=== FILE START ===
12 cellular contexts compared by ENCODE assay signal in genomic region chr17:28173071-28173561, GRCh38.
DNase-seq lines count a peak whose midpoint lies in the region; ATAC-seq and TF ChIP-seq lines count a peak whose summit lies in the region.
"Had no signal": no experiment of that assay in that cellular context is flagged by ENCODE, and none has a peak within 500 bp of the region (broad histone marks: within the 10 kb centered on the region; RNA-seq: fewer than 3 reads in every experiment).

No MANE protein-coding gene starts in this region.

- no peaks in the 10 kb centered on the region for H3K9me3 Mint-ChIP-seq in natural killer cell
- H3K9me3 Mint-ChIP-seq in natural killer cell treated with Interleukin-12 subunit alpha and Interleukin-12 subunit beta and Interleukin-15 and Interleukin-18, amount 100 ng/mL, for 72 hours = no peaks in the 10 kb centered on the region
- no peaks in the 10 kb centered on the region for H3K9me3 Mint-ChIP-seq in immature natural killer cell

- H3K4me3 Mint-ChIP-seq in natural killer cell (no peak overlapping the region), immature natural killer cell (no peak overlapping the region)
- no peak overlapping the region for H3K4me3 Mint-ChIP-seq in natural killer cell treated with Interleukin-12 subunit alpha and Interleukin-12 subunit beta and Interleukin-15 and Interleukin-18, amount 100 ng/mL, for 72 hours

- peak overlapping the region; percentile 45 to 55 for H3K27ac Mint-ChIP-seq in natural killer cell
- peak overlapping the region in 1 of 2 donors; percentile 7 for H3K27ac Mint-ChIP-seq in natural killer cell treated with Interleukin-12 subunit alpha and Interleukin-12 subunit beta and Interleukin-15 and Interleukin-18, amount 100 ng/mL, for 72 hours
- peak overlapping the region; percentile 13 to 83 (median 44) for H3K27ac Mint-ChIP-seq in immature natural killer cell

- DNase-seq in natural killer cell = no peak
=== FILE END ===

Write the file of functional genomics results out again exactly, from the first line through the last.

12 cellular contexts compared by ENCODE assay signal in genomic region chr17:28173071-28173561, GRCh38.
DNase-seq lines count a peak whose midpoint lies in the region; ATAC-seq and TF ChIP-seq lines count a peak whose summit lies in the region.
"Had no signal": no experiment of that assay in that cellular context is flagged by ENCODE, and none has a peak within 500 bp of the region (broad histone marks: within the 10 kb centered on the region; RNA-seq: fewer than 3 reads in every experiment).

No MANE protein-coding gene starts in this region.

- no peaks in the 10 kb centered on the region for H3K9me3 Mint-ChIP-seq in natural killer cell
- H3K9me3 Mint-ChIP-seq in natural killer cell treated with Interleukin-12 subunit alpha and Interleukin-12 subunit beta and Interleukin-15 and Interleukin-18, amount 100 ng/mL, for 72 hours = no peaks in the 10 kb centered on the region
- no peaks in the 10 kb centered on the region for H3K9me3 Mint-ChIP-seq in immature natural killer cell

- H3K4me3 Mint-ChIP-seq in natural killer cell (no peak overlapping the region), immature natural killer cell (no peak overlapping the region)
- no peak overlapping the region for H3K4me3 Mint-ChIP-seq in natural killer cell treated with Interleukin-12 subunit alpha and Interleukin-12 subunit beta and Interleukin-15 and Interleukin-18, amount 100 ng/mL, for 72 hours

- peak overlapping the region; percentile 45 to 55 for H3K27ac Mint-ChIP-seq in natural killer cell
- peak overlapping the region in 1 of 2 donors; percentile 7 for H3K27ac Mint-ChIP-seq in natural killer cell treated with Interleukin-12 subunit alpha and Interleukin-12 subunit beta and Interleukin-15 and Interleukin-18, amount 100 ng/mL, for 72 hours
- peak overlapping the region; percentile 13 to 83 (median 44) for H3K27ac Mint-ChIP-seq in immature natural killer cell

- DNase-seq in natural killer cell = no peak